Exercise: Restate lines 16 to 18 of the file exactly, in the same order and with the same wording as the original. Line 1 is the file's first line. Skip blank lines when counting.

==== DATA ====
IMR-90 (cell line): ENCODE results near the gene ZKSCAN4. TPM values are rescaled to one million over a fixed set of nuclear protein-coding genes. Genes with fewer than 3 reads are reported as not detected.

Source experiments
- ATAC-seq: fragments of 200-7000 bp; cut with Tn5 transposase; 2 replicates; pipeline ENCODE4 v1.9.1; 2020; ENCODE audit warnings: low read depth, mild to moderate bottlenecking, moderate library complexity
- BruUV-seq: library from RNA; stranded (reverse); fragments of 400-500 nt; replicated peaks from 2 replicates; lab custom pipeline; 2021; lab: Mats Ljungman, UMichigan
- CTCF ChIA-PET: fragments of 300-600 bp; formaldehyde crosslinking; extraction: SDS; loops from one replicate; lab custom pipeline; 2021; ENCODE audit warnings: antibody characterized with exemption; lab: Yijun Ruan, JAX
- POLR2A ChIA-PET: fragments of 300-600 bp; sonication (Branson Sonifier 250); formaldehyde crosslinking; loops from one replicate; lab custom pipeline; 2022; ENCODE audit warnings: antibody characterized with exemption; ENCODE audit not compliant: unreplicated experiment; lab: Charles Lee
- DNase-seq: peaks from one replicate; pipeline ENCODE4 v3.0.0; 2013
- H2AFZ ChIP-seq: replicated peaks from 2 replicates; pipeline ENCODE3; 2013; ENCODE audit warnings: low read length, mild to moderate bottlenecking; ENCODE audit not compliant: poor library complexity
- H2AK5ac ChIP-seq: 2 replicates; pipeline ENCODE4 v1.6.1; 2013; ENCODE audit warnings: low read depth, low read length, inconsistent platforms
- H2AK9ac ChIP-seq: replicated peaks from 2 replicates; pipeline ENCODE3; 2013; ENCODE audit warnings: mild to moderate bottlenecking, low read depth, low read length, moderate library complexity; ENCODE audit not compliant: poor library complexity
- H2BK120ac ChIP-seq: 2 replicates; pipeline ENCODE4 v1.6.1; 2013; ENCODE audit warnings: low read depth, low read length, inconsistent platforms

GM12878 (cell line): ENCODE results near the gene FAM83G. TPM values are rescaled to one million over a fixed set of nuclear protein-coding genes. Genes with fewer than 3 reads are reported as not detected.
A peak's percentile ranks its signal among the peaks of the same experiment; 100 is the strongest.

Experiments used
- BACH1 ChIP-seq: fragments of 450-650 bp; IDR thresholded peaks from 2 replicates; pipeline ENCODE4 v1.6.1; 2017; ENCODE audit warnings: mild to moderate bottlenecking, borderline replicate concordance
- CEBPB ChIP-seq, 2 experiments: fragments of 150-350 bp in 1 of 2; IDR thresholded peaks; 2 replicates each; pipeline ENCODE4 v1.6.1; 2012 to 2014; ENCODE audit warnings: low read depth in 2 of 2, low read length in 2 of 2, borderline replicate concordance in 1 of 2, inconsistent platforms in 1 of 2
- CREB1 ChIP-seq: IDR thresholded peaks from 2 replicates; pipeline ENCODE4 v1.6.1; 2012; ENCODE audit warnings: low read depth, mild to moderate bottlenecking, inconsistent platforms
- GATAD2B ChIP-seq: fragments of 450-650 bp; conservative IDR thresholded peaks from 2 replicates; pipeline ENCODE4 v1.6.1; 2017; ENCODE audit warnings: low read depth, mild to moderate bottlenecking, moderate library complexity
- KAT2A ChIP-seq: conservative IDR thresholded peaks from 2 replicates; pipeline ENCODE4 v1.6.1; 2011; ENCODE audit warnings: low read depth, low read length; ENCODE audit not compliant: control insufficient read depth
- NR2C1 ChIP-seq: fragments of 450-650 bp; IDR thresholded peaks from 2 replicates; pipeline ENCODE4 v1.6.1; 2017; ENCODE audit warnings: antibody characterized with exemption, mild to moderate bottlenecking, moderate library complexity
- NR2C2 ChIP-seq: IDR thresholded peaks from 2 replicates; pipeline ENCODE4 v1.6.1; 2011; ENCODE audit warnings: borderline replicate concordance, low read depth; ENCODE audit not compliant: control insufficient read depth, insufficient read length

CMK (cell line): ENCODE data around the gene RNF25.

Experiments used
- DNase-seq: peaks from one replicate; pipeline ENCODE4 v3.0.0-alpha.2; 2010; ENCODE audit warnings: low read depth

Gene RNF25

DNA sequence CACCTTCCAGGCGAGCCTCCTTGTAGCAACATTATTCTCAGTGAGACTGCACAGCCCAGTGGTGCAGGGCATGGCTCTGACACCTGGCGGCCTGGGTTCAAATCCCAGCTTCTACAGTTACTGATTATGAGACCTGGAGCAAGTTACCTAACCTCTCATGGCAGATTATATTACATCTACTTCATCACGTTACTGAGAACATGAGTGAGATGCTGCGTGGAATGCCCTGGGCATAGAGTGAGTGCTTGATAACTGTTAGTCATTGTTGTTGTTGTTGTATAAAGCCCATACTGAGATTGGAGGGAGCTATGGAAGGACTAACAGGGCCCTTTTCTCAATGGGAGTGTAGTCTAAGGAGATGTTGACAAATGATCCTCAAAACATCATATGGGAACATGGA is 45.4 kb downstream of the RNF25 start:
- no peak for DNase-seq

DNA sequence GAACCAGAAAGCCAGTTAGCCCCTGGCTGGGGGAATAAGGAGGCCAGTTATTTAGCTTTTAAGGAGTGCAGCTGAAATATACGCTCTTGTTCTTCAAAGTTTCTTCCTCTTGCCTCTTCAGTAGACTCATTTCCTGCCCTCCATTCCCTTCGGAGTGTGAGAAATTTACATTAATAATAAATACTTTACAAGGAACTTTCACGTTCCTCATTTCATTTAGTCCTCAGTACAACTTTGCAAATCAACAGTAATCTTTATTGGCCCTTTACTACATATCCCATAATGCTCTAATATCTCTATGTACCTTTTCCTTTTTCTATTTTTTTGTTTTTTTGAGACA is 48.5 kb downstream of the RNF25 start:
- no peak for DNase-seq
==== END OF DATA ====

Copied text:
- CEBPB ChIP-seq, 2 experiments: fragments of 150-350 bp in 1 of 2; IDR thresholded peaks; 2 replicates each; pipeline ENCODE4 v1.6.1; 2012 to 2014; ENCODE audit warnings: low read depth in 2 of 2, low read length in 2 of 2, borderline replicate concordance in 1 of 2, inconsistent platforms in 1 of 2
- CREB1 ChIP-seq: IDR thresholded peaks from 2 replicates; pipeline ENCODE4 v1.6.1; 2012; ENCODE audit warnings: low read depth, mild to moderate bottlenecking, inconsistent platforms
- GATAD2B ChIP-seq: fragments of 450-650 bp; conservative IDR thresholded peaks from 2 replicates; pipeline ENCODE4 v1.6.1; 2017; ENCODE audit warnings: low read depth, mild to moderate bottlenecking, moderate library complexity